The last tourist in Northern Ireland? I may be. On Thursday evening I was literally drinking in the last chance saloon. Fortunately, there is no better pub in which to sip a pint of stout than the Crown Liquor Saloon in central Belfast
This Victorian gin-and-Guinness palace, all intricate stained glass and smoke-darkened wood, is owned by the National Trust. But its Covid-friendly booths will be closed to drinkers until, at the earliest, Friday the 13th of November. Unlucky for us all.
Northern Ireland closes down to tourism at 6pm for a four-week “circuit breaker”.
"No unnecessary travel should be undertaken," says the Executive.
It was clear that things were not going well from touchdown in the capital of the Republic.
Normally a traveller arriving at Dublin airport, who wants to hire a car for the drive to Northern Ireland, needs only conspiratorially sidle up to one of the rental desks at the airport and ask if they want any vehicles returned to Belfast. There were always a couple, and it was an excellent way to avoid the international drop off fee.
Right now, they are not doing any such thing. Northern Ireland’s entire hospitality sector is closing down, apart from deliveries and takeaways. And things in the rest of the UK will, in the words of the health secretary, “get worse before they get better”.
Not quite as catchy as the slogan that swept Tony Blair to power in 1997. While travel and tourism businesses are predisposed to believing “Things can only get better,” that is not the current trajectory of the industry of human happiness.
The seasoned travel veteran Seamus Conlon said of the travel industry this week: “A lot of people have been using optimism as a strategy.” The same applies to travellers, who after all are accustomed to paying cash in advance for aspirational adventures.
Those who committed to holidays in Italy over the October half-term discovered, also on Thursday evening, that their dream trips in the very near future had suddenly changed into something of a nightmare.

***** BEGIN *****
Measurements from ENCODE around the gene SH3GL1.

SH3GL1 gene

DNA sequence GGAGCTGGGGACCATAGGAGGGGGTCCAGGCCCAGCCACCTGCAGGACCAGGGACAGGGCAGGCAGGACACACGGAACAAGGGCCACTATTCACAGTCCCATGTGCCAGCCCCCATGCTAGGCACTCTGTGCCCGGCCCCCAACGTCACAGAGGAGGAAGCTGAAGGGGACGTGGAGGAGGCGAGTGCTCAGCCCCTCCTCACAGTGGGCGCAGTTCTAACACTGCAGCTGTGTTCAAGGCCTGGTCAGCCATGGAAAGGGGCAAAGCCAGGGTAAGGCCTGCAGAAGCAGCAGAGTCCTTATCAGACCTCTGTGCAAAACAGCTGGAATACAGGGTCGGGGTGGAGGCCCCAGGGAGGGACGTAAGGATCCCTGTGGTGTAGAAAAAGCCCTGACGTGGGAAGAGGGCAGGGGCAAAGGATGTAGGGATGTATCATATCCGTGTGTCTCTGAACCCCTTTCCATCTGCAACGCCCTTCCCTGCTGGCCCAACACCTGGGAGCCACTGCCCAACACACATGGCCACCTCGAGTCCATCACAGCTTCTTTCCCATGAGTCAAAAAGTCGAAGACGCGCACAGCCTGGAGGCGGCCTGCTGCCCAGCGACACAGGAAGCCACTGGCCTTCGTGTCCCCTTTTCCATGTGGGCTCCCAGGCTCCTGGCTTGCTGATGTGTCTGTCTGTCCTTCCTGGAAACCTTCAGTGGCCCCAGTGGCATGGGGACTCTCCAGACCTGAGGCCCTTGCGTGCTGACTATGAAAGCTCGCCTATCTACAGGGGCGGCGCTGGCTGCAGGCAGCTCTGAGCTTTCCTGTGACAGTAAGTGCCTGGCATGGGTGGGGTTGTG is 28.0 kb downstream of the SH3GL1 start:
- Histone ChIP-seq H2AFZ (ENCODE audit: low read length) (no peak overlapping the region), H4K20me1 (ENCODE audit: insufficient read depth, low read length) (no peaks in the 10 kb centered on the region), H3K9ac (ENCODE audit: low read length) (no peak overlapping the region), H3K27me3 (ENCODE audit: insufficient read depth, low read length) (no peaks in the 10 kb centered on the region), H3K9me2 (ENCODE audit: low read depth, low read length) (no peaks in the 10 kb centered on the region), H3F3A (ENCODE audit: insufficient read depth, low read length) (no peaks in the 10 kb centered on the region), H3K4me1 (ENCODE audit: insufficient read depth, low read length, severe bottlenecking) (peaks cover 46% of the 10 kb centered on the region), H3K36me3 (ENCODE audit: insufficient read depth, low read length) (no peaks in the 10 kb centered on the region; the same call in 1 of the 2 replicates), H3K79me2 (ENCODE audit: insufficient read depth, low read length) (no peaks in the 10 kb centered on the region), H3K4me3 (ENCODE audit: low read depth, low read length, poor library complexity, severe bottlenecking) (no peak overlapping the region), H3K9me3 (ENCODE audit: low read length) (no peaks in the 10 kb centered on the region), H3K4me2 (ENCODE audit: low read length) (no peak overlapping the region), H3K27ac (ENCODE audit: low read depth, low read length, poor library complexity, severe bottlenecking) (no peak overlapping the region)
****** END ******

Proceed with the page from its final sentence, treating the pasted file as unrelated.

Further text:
Italy, the last great, uncomplicated Mediterranean nation open to British holidaymakers, was unceremoniously placed on the no-go list.
The Department for Transport’s weekly ritual, in which the transport secretary, Grant Shapps, names and shames the latest nations to be placed off-limits, surely cannot go on much longer? Germany, Sweden and most of Greece do not an atlas make. And with Jersey now operating a postcode policy of quarantine for visitors from the UK, we are now right up there with the other sick men of Europe.
For you, traveller, the year is over. Or is it?
The one crumb of good news from Mr Shapps on Thursday was that Crete was finally removed from the no-go list. Hellenophiles may feel that is a pointless gesture, given that the Greek islands traditionally close to tourism at the end of October. Yet there is talk on the larger Greek islands of extending the season for a couple of weeks into November. Last mover advantage, I’d call it.
For British holidaymakers whose local lockdown rules allow the possibility of heading abroad, this looks a tempting opportunity.
I predict that by some time next month, the evident futility of the government effectively banning travel to countries that have lower rates of new coronavirus infection than the UK will result in yet another change to the quarantine policy – and hopefully open up destinations in time for Christmas and the New Year.
For the traveller – and the hundreds of thousands of excellent professionals who depend on our journeys for their livelihoods – the one certainty is that things cannot stay as they are.